However, if you are a Star Wars fan like myself, then this unifying concept in many ways embodies another iconic image—that of Yoda, the Jedi Master, manipulating the Force by simple thought. This unifying concept, in turn, drives industrial convergence.
The magic of industrial convergence comes when systems have the built-in intelligence and self-awareness to adjust and act according to their changing environment, without the need for manual intervention. Such an automated, smart factory is poised for high productivity as well as high product quality levels. Consider, as an example, the robots produced by Boston Dynamics. Equipped with sophisticated sensors, complex algorithms, motors and actuators, these robots gather information, interpret this data, and dynamically adapt to the environment around them in their quest to complete their given tasks.
This level of autonomy represents the promise of Industry 4.0, the implementation of artificial intelligence (AI), big data, and the industrial internet of things (IIoT) in factories. Making industrial convergence possible requires underlying technologies such as sensors, actuators, and digital and analog IOs; in other words, the key functions required by industrial control systems inside these automated factories. From a technology standpoint, however, supporting industrial convergence requires meeting criteria that weren’t really a concern in older factory environments.
Robots at work
Today’s factories are a bustling blend of human and robotic activity as Industry 4.0 permeates the manufacturing landscape. Electronics assembly, testing, picking and packaging—these are among the tasks that robots can now handle in manufacturing facilities. Robots are pitching in to help make cars, computers, appliances, and a host of other goods. Indeed, the elements of Industry 4.0 can be found beyond factories.
Inside Amazon’s warehouses, for example, you’ll find people working alongside robots, with the robots handling repetitive tasks and the people monitoring and troubleshooting them. Together, they ensure that items ordered online are packaged and shipped out promptly. Even products that you wouldn’t expect to be mass produced on a line can be created with the help of automation.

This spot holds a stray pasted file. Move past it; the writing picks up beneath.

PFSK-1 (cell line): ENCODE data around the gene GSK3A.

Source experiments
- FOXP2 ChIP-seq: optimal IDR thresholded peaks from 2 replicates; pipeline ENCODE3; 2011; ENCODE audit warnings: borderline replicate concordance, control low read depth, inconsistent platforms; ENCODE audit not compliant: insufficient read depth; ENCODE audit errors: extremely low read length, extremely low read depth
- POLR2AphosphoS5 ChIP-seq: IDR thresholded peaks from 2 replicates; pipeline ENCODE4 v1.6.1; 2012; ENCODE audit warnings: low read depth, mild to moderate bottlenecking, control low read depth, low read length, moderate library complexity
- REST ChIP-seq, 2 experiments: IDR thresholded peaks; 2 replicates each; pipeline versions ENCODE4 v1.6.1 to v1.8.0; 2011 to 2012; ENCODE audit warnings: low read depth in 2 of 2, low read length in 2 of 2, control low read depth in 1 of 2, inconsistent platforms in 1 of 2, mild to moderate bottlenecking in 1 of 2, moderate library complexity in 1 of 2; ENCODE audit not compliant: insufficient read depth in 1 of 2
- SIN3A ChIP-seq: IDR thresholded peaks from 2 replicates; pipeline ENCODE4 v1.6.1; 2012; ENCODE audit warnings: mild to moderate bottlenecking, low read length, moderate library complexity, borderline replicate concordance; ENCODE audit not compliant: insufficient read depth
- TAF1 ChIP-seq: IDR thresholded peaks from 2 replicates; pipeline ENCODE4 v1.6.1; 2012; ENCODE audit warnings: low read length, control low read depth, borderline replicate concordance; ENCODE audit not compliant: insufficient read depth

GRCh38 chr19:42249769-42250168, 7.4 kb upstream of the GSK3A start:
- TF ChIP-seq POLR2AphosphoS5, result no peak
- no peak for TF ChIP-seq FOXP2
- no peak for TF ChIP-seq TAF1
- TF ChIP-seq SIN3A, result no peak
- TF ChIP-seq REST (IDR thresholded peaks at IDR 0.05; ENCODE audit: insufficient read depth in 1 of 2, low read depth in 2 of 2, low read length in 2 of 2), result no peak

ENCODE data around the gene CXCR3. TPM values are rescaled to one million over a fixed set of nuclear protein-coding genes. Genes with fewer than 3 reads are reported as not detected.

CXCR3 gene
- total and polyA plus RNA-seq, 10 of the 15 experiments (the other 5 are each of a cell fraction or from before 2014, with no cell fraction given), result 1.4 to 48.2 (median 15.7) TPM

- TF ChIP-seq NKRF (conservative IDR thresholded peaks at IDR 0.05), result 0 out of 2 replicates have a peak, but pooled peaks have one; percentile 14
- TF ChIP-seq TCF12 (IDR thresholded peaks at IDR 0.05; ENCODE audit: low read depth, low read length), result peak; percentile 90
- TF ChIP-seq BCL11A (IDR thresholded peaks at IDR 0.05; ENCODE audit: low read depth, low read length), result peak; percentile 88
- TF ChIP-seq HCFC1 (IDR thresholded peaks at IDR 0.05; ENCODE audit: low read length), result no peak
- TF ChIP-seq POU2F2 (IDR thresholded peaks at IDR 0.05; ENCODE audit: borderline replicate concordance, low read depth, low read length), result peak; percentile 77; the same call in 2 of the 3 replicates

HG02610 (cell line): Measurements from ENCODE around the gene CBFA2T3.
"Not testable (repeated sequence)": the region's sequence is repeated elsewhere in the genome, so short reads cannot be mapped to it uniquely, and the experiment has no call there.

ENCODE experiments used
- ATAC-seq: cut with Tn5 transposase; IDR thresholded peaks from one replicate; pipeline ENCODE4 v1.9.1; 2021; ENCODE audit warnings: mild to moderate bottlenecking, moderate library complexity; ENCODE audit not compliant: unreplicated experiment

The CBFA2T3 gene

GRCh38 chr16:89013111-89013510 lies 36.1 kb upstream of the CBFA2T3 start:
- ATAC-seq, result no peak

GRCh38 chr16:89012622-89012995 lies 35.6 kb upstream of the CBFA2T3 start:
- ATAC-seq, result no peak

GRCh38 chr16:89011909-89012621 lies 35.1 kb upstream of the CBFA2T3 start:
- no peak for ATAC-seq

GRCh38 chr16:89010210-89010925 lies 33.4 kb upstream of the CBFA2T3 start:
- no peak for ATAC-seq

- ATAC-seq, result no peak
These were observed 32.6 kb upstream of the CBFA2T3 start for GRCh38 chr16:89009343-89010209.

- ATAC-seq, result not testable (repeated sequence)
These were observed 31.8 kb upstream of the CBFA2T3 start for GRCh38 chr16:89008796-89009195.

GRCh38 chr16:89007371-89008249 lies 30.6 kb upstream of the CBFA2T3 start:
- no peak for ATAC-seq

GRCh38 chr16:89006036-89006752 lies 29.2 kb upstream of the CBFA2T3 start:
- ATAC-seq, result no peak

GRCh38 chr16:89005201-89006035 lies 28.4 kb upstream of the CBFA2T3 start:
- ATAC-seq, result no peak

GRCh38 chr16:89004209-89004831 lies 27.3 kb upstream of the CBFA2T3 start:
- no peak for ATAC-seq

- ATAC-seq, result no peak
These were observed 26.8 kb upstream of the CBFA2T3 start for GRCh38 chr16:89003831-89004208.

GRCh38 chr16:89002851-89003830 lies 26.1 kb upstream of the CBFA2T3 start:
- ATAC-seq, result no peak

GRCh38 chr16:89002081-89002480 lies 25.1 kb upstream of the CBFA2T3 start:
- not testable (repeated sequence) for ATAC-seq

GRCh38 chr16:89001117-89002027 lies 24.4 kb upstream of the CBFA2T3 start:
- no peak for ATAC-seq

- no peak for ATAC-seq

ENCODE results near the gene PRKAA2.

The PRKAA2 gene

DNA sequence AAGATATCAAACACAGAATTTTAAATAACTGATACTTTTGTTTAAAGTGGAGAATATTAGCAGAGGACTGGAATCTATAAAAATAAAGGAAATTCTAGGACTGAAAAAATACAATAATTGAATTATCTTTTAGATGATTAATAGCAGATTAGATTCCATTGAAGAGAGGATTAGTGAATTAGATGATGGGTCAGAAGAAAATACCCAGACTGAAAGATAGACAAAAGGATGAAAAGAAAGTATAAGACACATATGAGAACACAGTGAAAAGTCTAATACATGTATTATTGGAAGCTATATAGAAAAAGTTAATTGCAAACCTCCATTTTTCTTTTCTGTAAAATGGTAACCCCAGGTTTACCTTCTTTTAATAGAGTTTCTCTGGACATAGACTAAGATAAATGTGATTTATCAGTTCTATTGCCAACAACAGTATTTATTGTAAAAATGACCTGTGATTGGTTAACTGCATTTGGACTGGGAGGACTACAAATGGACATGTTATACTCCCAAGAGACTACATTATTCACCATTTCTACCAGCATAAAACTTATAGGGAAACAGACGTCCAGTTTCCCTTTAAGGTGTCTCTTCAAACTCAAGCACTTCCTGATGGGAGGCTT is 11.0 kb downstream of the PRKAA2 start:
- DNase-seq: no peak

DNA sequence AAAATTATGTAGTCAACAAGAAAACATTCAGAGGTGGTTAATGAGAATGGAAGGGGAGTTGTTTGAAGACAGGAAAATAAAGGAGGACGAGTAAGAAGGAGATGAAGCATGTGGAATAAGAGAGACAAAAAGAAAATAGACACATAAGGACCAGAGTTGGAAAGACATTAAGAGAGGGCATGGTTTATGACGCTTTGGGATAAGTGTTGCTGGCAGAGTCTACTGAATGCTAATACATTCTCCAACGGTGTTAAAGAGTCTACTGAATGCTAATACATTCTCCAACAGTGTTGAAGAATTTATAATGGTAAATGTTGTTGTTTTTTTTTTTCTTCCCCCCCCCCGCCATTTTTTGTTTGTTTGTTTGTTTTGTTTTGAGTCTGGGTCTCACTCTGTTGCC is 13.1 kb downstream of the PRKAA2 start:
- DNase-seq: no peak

Consider the artisan bakery Tartine in San Francisco, California. Now, the very definition of handcrafted artisan bread goes against the concept of mass production. Yet Tartine’s owner has discussed the benefits of placing coworking robots alongside the bakers, perhaps helping to load bread into ovens and perform other tasks that would make the process more efficient as the bakery expands its operations globally. In Japan, a company called Spread has created an automated indoor lettuce factory where robots plant the seeds, raise the vegetables, and carry lettuce heads to a packing line. These examples of creative collaboration are referred to as Industry 5.0.
According to an article published on Recode, the market for industrial robots is projected to grow from $12.3 billion in 2016 up to $33.8 billion by 2025. Notes the article, “…a new generation of manufacturing robots is emerging that is more collaborative, smaller and more perceptive than traditional machinery.” Smaller, smarter robots call for electronic components that can deliver on both counts.